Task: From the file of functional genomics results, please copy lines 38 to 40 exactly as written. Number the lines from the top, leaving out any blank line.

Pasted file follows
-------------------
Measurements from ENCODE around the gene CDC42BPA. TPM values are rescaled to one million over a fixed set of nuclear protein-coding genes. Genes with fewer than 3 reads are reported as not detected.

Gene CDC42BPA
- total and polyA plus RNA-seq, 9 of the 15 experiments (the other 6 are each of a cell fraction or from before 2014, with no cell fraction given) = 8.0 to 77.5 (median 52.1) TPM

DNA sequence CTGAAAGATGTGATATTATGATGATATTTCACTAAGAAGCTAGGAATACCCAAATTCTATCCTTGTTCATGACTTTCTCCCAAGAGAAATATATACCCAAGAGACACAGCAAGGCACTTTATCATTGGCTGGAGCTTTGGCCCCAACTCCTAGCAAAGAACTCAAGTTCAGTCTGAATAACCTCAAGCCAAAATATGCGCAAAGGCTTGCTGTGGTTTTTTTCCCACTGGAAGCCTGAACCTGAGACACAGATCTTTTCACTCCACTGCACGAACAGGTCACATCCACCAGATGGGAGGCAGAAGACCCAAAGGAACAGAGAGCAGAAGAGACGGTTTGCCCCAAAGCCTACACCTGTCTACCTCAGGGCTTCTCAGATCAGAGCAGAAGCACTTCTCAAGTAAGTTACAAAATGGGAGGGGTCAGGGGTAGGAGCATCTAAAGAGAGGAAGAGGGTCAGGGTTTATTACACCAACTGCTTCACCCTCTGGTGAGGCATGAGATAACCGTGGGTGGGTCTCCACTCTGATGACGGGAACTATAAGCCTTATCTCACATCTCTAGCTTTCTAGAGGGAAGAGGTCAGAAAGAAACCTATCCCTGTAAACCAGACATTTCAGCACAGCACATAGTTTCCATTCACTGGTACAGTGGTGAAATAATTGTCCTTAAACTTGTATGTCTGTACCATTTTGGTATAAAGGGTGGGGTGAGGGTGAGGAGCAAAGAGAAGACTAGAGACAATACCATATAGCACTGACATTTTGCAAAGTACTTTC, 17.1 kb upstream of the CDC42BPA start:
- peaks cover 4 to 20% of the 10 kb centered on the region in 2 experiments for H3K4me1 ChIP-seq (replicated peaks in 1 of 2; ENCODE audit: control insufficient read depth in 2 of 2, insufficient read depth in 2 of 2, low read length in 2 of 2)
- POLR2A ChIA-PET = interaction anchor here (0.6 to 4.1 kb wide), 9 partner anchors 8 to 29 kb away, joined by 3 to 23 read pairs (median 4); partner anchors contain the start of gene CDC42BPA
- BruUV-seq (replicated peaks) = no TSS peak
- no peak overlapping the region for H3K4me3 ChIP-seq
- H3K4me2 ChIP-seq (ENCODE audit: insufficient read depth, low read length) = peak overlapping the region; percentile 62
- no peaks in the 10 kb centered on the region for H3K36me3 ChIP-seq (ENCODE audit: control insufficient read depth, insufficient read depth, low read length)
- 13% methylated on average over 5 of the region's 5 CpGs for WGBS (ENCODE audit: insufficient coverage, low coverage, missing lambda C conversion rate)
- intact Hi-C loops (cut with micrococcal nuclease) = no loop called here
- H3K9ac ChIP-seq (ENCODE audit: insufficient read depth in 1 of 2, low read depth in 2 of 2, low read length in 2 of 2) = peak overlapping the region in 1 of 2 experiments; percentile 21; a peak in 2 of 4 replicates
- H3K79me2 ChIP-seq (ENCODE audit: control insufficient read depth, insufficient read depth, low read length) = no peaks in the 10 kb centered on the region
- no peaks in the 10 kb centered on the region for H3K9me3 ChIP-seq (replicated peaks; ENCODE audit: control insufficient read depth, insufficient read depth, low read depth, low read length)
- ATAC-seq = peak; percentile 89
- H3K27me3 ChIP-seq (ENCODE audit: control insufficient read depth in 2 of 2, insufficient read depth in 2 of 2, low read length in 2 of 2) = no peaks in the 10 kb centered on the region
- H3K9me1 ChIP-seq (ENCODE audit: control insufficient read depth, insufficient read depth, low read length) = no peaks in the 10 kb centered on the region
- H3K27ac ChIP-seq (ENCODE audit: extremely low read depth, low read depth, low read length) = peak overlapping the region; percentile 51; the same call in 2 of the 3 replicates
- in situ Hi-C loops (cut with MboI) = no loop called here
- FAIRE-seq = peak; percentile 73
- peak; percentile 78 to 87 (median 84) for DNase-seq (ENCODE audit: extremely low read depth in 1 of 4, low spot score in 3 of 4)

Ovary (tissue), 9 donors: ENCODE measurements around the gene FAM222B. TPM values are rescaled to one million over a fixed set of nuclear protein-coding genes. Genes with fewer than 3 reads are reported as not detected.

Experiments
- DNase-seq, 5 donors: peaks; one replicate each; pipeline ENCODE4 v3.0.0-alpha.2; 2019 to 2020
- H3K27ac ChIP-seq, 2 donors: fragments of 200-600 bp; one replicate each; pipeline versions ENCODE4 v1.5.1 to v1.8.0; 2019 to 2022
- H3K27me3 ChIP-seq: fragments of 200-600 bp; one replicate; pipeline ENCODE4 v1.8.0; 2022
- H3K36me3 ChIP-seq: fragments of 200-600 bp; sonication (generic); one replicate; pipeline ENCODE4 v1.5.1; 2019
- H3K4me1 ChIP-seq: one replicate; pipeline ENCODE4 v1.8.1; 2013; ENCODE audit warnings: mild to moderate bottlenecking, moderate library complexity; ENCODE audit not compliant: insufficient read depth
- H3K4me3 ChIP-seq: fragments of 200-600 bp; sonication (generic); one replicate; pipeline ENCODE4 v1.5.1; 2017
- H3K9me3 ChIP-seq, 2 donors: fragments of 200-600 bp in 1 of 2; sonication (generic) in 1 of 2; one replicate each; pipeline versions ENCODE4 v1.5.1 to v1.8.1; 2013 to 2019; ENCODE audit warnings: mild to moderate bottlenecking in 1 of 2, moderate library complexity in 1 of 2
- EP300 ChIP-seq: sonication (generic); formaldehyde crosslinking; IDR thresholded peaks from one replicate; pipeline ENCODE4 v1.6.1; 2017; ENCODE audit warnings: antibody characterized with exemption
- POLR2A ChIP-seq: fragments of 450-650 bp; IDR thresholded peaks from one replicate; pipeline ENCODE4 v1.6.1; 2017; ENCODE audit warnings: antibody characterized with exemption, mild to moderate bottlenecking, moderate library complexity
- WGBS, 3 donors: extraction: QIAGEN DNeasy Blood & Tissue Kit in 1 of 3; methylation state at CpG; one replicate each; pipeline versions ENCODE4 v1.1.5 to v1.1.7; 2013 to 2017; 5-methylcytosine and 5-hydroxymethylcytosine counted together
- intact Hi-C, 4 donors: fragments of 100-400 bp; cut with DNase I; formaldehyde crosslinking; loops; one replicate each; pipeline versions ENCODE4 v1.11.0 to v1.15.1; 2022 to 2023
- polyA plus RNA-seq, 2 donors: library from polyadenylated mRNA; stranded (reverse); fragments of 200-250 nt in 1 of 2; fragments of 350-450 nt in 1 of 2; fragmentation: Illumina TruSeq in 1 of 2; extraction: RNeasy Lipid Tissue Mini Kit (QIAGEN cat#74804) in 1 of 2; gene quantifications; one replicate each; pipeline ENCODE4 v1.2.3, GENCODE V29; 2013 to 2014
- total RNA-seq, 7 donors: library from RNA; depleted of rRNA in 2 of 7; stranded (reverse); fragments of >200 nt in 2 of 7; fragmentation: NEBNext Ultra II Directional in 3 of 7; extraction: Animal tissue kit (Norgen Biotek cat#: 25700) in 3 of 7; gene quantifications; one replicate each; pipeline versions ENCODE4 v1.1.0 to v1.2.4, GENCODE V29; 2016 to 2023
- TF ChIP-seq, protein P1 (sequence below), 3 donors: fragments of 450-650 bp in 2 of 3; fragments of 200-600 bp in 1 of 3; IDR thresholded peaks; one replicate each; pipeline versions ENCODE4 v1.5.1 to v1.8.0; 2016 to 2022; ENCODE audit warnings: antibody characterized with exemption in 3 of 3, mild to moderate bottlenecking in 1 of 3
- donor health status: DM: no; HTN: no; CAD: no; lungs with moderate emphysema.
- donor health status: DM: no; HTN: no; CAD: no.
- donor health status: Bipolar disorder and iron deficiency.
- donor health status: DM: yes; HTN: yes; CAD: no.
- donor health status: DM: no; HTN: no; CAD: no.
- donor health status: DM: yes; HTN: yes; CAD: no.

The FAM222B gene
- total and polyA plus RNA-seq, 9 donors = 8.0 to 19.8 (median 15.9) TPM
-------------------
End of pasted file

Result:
- TF ChIP-seq, protein P1 (sequence below), 3 donors: fragments of 450-650 bp in 2 of 3; fragments of 200-600 bp in 1 of 3; IDR thresholded peaks; one replicate each; pipeline versions ENCODE4 v1.5.1 to v1.8.0; 2016 to 2022; ENCODE audit warnings: antibody characterized with exemption in 3 of 3, mild to moderate bottlenecking in 1 of 3
- donor health status: DM: no; HTN: no; CAD: no; lungs with moderate emphysema.
- donor health status: DM: no; HTN: no; CAD: no.